meet Monday at 12:10 p.m. in the Found-
ers' Room, Michigan Union. Members of
all. departments are ,cordially "invited.
There will be a brieftalk on "Kriegsgase"
by Mr. R. H. Gillette.
Notice 'fbr Water Safety Instructors:
Preliminary training for candidates for
Water Safety Instructors certificates will
begin 'Monday, March 22, at the Union
Pool. Class will meet on Mondays and
Wednesdays from 8:00 to 10:00 p.m. This
preliminary training consists of 15 hours
of work. Course is 'open to men and wom-
Those who are renewing their iertlfi-
cates will begin their training April 19.
Arrangements will be made for any stu-
dent 'who wishes late permission if she
will contact Miss Betty Bandlow' at Bar-
Aeronautical, Civil, and Mechanical,
Engineering Seniors: Mr. Fletcher N.
Platt, Design Engineer for Fleetwings In-
corporated of Bristol, Pennsylvania,-will
interview May and September graduates
cn Monday afternoon, March '22, for posi-
tions in aerodynamics, structures, 'draft-
ing, and production engineering. Inter-
views will be held in Room 3205 East
Engineering Building. Interested seniors
will please sign the Interview schedule
posted on the Aeronautical Engineering
Bulletin Board, near Room B-47 East
Biological Chemistry Seminar will meet
on Tuesday, March 23, at. 7:30 p.m., in
Room' 319, West Medical Building. "Nico-
tinic Acid and Nicotinamide" will be dis-
cussed. All interested are invited.
Bacteriology 312 'iminar will meet
Tuesday, March 23, at 4:15 p.m. in Room
1564 East Medical Building. Subject:
"Epidemic" Rheumatic Fever. All inter-
ested are invited.
and Slosson in 1025 Angell Hall; all
in Natural Science Auditorium.
The History language examination for
~I.A. candidates will be given in Room B
Haven Hall 'at 4:00 'p.m. on iFriday, March
26. Students intending to take this exam-
ination please report immediately to the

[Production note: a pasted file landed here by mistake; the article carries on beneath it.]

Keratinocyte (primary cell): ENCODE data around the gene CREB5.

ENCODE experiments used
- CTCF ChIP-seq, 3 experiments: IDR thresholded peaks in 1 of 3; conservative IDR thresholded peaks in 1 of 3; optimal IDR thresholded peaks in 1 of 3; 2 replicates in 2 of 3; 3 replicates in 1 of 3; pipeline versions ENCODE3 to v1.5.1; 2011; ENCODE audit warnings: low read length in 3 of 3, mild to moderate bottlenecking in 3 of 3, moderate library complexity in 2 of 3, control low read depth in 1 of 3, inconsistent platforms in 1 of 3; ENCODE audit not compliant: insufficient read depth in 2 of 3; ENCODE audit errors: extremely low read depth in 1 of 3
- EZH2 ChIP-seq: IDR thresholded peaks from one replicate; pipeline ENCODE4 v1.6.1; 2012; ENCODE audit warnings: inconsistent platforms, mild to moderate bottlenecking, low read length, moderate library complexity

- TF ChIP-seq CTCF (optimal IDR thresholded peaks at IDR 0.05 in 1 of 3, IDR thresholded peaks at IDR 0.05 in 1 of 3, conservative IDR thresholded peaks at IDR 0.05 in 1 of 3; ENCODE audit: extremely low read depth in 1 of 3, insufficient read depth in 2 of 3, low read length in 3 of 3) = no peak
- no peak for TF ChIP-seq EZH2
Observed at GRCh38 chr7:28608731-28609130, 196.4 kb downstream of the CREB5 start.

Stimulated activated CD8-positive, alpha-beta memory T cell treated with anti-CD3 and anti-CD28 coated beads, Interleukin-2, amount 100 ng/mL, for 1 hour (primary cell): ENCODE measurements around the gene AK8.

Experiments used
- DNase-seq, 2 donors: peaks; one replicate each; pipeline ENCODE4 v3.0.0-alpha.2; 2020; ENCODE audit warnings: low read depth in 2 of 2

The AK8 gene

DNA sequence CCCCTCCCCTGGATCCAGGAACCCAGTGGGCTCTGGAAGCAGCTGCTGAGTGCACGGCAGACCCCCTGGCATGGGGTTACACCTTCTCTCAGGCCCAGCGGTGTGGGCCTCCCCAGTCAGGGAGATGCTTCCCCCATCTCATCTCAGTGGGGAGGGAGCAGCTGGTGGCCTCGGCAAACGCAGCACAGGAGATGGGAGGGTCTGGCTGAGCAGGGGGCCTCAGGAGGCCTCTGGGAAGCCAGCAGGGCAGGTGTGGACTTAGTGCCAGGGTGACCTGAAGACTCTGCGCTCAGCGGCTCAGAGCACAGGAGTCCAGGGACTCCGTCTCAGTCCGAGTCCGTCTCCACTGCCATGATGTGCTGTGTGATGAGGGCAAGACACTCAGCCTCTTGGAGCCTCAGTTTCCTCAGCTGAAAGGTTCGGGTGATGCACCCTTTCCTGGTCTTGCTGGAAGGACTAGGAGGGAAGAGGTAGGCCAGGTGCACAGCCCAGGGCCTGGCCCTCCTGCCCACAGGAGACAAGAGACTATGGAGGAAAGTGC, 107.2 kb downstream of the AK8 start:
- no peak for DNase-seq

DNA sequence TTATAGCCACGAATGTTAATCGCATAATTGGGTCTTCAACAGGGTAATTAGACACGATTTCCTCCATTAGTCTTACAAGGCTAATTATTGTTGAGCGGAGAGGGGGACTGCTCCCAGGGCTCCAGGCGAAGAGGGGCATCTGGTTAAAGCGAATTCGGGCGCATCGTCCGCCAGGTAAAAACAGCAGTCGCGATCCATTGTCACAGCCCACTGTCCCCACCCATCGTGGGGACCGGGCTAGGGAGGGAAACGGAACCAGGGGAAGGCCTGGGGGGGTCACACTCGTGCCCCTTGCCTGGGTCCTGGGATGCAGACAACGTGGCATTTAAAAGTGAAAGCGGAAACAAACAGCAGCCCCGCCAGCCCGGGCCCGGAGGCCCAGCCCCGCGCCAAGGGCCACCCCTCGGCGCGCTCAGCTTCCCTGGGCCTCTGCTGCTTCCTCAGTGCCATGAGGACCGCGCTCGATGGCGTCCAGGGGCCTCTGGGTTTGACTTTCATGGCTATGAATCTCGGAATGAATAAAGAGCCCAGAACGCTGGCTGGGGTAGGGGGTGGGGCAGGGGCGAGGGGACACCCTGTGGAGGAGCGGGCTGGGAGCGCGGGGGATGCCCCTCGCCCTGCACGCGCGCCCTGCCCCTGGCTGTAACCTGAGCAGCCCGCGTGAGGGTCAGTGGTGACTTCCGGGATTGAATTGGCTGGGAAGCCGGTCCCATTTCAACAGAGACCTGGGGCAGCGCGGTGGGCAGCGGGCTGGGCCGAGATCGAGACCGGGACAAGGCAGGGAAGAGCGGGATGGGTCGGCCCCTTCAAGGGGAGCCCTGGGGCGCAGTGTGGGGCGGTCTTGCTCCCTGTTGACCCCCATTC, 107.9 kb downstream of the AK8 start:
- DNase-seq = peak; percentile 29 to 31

History office, 119 Haven Hall.
Faculty Recital: At 8:30 p.m. Sunday,
March 21, Mrs. Mabel Ross Rhead. pianist,
and Mr. Gilbert Ross, violinist, of the
School of Music faculty, will be heard in
the third and final program of the cur-
rent Beethoven sonata series. It will be
presented in Lydia Mendelssohn Theatre
and will be open to the general public
Exhibition, College of Architecture and
Design: Italian majolica loaned from col-
lection of Detroit Institfite of Arts-
pitchers, bowls, plates and tiles of 14th
& 15th centuries; also fragments typical
of several phases of majolica technique.
Ground floor corridor, Architecture Build-
'lng. Open daily, 9 to 5, except Sunday,
until March 26. The public is invited.
Exhibition, College of Architecture and
Design: Alpha Alpha Gamma, honor so-
ciety for women in architecture, decor-
ative design, and landscape architecture,
is showing photographs in architecture,
sculpture, and decorative design by prac-
ticing members of -the society. Third
floor exhibition room, Architecture Build-
ing. Open daily 9:00 to 5:00, except Sun-
day, through March 31. Open to the
Mortarboard members will meet
at 2:0 p.m.
Harris Hall. Mr. William M. Fuso4f'the
Sociology Department will speak ~on "So-
ciological Aspects of the Post-war World.
Compline and refreshments.
First Baptist Chuirh:
10:00 a.m.: The Roger Williams Class
will meet in the Guild House, 502 r.
Huron St., to study the Epistle of Janmes.
The Graduate Class will meet in the
11:00 a.m.: Sermon: What Do You
Think?", by Rev. C. H. Loucks.
7:00 p.m.: The regular meeting of the
Roger Williams Guild Will be held in the
build House. Robert Lowrie will review
Stanley Jones' book: "Is the Kingdom of
First Church of Christ, Scientist:
Wednesday evening service at 8:00.
Sunday morning service at 10:30. Sub-
Sunday School 'at 11:45 al.m
Free public Reading Room at 10 E.
Washington St., open every day except
Sundays and holidays from 11:30 a.m.un-
til 5:00 p.m.: Saturdays until 9:00 p.m.
First Presbyterian Church:
Morning Worship-10:45. "The ..Happy
Human", subje't of the Lenten sermon
by Dr. W. P. Lemon.
Westminster Student Guld--supper and
fellowship hour at 6 o'clock followed by
the second in the "Studies on Faith :and
Life-The Image of God in Man." Mr.
Lampe will lead the discusion.
E3vangelical Lutheran Student Chapel:
Sunday at 11:00 a.m. Lenten .rvice ,in
the Michigan League Chapel. sermon by
the Rev. Alfred Scheips, "Judas, the.Be-
trayer", the second In the series on 'the
symbols of Christ's Passion.
At 6:00 p.m., Supper Meeting of Gamma
Delta, Lutheran Student Club, at 3137
Wilmot. followed by discussion and fel-
First Methodist Church and Wesey